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The Conundrum Paperback – Feb 7 2012

3.3 out of 5 stars 3 customer reviews

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Product Details

  • Paperback: 272 pages
  • Publisher: Riverhead Books; Original edition (Feb. 7 2012)
  • Language: English
  • ISBN-10: 1594485615
  • ISBN-13: 978-1594485619
  • Product Dimensions: 12.7 x 1.3 x 18 cm
  • Shipping Weight: 181 g
  • Average Customer Review: 3.3 out of 5 stars 3 customer reviews
  • Amazon Bestsellers Rank: #8,450 in Books (See Top 100 in Books)
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Product Description


"After Green Metropolis, a revelatory exposition of why urban life is 'green,' Owen---brisk, funny, elucidating, and blunt---illuminates a wide spectrum of environmental misperceptions in this even more paradox-laden inquiry." ---Booklist Starred Review --This text refers to the MP3 CD edition.

About the Author

David Owen is a staff writer for The New Yorker and the author of a dozen books. He lives in northwest Connecticut with his wife, the writer Ann Hodgman, and their two children.

Customer Reviews

3.3 out of 5 stars
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Top Customer Reviews

Format: Paperback Verified Purchase
Let me preface my comments by stating that I'm an engineer involved in improving the energy efficiency of buildings. I'm neither a tree-hugging environmentalist nor a fervent industrialist. I believe I'm a pragmatic person interested in "doing more good than harm" to our environment, our economy and our place in history. Okay, I may be a bit of a fence sitter!

The subtitle of Mr. Owen's book is a fair synopsis of the book. There is little in the way of proposed solutions to the author's perception of our environmental problems. There's no shortage of description of how bad we are at just about everything we do under the guise of "greening" our approach to energy harvesting and use. I had to fight to finish the book because of the author's whining narrative!

I take no issue with much of Mr Owen's research -- there are no blaring errors in fact. However, I do take issue with the author's casual dismissal of quoted expert opinions and his leaning towards the negative implications of everything we've done and will likely do to reduce our dependence on fossil fuels and our extravagant lifestyle (in so far as energy use goes).

I specifically take issue with Mr. Owen's insistance that we stop trying to improve the efficiency of our energy-using systems because it leads to higher energy use. The phenomenon is real enough but it's prevalence, importance and order-of-magnitude is overstated. The quest for "efficiencies" in our social, economic and technological (western) world is too ingrained to dislodge by any amount of wordsmithing and guilt casting.

I am a strong believer in our ability to adapt and survive (and perhaps even prosper in some parts of the world). Things (i.e, environment, energy situation, etc.) will, no doubt, get much worse before "real" action is taken and, in some cases, we'll be too late but I do believe that we can and will make things better.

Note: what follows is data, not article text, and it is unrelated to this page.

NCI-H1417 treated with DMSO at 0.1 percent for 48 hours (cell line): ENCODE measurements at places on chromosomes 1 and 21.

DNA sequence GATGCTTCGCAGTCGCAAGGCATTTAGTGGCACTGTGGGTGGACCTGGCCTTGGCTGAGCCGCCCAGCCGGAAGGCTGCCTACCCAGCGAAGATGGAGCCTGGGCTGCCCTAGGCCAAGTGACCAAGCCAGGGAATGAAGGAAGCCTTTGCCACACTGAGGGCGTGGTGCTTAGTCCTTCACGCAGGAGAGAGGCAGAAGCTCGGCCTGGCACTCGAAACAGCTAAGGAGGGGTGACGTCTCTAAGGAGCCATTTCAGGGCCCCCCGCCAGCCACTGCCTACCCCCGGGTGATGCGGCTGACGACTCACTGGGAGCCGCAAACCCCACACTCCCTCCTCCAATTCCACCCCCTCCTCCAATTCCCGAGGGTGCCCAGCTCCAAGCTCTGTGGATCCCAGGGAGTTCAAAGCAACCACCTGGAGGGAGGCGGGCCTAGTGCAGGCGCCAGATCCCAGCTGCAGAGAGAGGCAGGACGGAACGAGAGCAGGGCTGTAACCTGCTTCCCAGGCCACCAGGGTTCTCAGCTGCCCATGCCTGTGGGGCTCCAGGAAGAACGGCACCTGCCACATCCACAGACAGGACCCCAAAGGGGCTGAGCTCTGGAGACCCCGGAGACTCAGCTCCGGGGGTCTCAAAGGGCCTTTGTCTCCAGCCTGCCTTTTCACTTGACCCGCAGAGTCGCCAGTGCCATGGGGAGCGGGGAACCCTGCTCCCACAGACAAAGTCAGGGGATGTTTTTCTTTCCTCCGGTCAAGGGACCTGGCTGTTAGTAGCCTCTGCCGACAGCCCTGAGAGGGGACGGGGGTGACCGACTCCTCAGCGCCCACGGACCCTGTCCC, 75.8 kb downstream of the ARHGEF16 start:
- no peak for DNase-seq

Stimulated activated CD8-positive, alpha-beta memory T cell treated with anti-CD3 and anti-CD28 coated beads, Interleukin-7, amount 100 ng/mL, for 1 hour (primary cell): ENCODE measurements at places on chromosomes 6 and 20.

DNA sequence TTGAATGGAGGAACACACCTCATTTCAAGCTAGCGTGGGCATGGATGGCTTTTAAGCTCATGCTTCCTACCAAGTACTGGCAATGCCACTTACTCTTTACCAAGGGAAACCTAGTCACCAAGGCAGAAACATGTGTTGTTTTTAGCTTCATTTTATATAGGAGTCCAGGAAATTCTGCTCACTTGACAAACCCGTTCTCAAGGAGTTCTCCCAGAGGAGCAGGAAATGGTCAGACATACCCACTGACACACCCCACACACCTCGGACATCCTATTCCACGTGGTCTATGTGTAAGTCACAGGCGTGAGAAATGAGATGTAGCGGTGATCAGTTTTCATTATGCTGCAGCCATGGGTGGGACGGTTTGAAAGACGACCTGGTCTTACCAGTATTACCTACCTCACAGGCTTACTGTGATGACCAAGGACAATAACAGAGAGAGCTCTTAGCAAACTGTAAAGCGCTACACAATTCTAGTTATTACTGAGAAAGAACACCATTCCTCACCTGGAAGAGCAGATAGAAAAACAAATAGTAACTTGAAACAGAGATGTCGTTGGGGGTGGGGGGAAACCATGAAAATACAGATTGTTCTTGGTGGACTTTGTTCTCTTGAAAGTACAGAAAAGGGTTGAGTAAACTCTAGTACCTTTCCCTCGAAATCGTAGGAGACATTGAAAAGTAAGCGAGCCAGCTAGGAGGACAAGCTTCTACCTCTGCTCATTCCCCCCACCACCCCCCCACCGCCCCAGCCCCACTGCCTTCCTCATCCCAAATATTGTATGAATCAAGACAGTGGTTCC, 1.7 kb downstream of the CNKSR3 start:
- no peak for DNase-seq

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Format: Paperback Verified Purchase
A must read for any environmentalist still filled with false beliefs about what we generally think it means to green living. Himself filled with the humility of his own failings and attempts at lowering his personal carbon footprint, the author shoves an all-showing mirror in our collective faces so wee can better see for ourselves all the fallacies we keep coming up with to try and makes us believe we do good, when we actually simply make matters worse, way worse. This concise compilation is an pleasant read, and mixes in some well needed comic relief with all the hard choices each and everyone of us should really be making instead, but would rather not (get rid of the car and walk) in order to slow down the decay we collectively bring on our only home, our little blue planet. Our precious personal freedoms of vehicular mobility, leisure and luxuries that come with our consumption based economies are all in the cross hairs.
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I bought this book because I needed it for an assignment. There are many things that I have learned and it also made me realize that some of the things that I previously believed are actually wrong (is efficiency good or bad?) and he uses many examples to back up his work. However his sources are questionable.
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Most Helpful Customer Reviews on Amazon.com (beta)

Amazon.com: HASH(0xa27cdf24) out of 5 stars 43 reviews
26 of 27 people found the following review helpful
HASH(0xa27da8d0) out of 5 stars Refreshingly Honest Feb. 13 2012
By J. Ruscio - Published on Amazon.com
Format: Paperback
David Owen writes clearly, concisely, and insightfully about environmental challenges and the inadequacy of most proposed remedies. Owen explains the direction in which a society would have to move to become truly "green" (think NYC, not Vermont) and he also candidly admits that most people--including him and his wife--do not choose to live in those ways. Mainstream environmental beliefs and practices are examined, and Owen argues that many are either less helpful than widely believed or counterproductive. Research is complemented by anecdotes, including personal revelations that underscore Owen's appreciation for the difficulties involved in attempting to persuade (or coerce) people into making significant lifestyle changes, let alone genuine sacrifices. Though short on practical solutions, this book is highly recommended for anyone interested in considering the complexities encountered when confronting environmental challenges to do good rather than merely to feel good.
13 of 14 people found the following review helpful